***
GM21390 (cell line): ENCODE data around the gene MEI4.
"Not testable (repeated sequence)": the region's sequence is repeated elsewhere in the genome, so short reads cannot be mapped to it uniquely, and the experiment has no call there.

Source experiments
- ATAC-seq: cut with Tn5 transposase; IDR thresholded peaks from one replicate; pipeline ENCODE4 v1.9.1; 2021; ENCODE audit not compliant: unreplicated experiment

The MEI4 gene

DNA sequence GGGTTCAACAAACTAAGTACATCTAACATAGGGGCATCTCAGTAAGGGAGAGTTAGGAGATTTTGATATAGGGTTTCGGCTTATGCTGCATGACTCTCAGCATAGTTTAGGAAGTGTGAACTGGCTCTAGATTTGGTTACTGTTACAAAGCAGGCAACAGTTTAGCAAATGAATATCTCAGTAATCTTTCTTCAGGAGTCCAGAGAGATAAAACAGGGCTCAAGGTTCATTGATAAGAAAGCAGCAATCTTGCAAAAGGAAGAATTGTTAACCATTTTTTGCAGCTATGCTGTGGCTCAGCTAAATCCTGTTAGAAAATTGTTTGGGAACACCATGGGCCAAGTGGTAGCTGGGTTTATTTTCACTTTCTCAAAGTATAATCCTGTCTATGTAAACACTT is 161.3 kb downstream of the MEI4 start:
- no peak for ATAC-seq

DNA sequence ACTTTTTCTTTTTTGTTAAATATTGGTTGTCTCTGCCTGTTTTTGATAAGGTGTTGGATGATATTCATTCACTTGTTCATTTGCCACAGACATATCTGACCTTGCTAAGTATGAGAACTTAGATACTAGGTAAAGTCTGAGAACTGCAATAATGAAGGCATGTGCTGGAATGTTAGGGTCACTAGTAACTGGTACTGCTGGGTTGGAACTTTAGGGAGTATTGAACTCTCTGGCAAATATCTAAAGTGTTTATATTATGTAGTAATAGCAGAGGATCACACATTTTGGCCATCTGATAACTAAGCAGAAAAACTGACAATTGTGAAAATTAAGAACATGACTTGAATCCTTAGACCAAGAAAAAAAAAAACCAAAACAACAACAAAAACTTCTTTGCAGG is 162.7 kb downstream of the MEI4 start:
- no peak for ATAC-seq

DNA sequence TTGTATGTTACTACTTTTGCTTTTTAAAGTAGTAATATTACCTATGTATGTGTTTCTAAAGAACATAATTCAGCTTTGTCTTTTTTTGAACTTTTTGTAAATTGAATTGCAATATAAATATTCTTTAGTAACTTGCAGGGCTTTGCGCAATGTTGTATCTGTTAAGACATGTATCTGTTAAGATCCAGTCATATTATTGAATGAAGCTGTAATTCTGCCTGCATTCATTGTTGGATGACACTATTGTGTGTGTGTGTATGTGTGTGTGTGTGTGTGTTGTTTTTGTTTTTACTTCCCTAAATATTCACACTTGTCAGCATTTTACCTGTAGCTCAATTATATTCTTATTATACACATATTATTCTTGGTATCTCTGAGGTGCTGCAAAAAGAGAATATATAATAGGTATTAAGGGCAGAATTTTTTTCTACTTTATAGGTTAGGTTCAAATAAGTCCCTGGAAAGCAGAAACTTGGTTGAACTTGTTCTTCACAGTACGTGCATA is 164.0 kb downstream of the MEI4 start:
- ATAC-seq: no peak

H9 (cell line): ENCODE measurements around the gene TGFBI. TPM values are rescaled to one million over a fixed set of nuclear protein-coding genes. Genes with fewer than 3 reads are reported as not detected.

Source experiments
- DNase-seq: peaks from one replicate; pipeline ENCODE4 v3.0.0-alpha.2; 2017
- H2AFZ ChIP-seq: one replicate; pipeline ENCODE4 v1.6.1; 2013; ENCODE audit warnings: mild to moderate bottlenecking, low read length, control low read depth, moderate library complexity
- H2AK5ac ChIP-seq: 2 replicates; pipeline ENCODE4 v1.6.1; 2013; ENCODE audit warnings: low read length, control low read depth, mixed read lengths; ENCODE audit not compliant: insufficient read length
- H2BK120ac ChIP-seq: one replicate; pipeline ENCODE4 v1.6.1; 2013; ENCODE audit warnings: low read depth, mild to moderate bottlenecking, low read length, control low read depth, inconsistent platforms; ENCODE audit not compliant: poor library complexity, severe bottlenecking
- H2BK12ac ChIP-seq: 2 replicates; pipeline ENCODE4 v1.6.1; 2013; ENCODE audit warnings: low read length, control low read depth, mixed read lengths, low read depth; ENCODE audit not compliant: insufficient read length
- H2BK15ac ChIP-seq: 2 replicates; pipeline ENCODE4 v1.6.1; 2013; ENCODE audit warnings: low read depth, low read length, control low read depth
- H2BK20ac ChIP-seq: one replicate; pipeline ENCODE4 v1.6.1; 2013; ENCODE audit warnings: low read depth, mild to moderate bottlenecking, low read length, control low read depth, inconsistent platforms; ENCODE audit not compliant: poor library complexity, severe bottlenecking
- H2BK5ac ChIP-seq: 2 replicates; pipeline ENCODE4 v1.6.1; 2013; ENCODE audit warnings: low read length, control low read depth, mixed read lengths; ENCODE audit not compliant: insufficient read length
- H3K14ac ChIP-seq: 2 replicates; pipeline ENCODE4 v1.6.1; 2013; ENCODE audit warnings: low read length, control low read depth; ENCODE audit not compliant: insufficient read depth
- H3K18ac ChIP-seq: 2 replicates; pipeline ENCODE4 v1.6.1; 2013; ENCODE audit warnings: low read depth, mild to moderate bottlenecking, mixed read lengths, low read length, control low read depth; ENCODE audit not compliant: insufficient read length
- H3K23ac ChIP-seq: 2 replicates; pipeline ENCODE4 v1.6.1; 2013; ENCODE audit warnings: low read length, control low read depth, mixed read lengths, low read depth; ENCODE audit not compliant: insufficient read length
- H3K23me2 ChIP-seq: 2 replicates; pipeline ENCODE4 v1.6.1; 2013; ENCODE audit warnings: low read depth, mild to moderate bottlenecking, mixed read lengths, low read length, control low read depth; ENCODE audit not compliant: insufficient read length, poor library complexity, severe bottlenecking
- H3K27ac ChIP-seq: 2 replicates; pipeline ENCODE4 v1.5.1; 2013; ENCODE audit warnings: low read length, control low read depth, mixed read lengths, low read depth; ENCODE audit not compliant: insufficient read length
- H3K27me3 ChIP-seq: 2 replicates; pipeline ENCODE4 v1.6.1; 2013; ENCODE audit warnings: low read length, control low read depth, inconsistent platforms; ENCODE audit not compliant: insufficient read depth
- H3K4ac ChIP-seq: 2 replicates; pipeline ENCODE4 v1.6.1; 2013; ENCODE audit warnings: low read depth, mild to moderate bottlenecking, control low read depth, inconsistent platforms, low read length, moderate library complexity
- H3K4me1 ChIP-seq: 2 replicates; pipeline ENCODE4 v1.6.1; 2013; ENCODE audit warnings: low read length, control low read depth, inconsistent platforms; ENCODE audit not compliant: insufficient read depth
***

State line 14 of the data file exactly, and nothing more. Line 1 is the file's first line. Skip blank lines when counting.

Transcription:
- DNase-seq: peaks from one replicate; pipeline ENCODE4 v3.0.0-alpha.2; 2017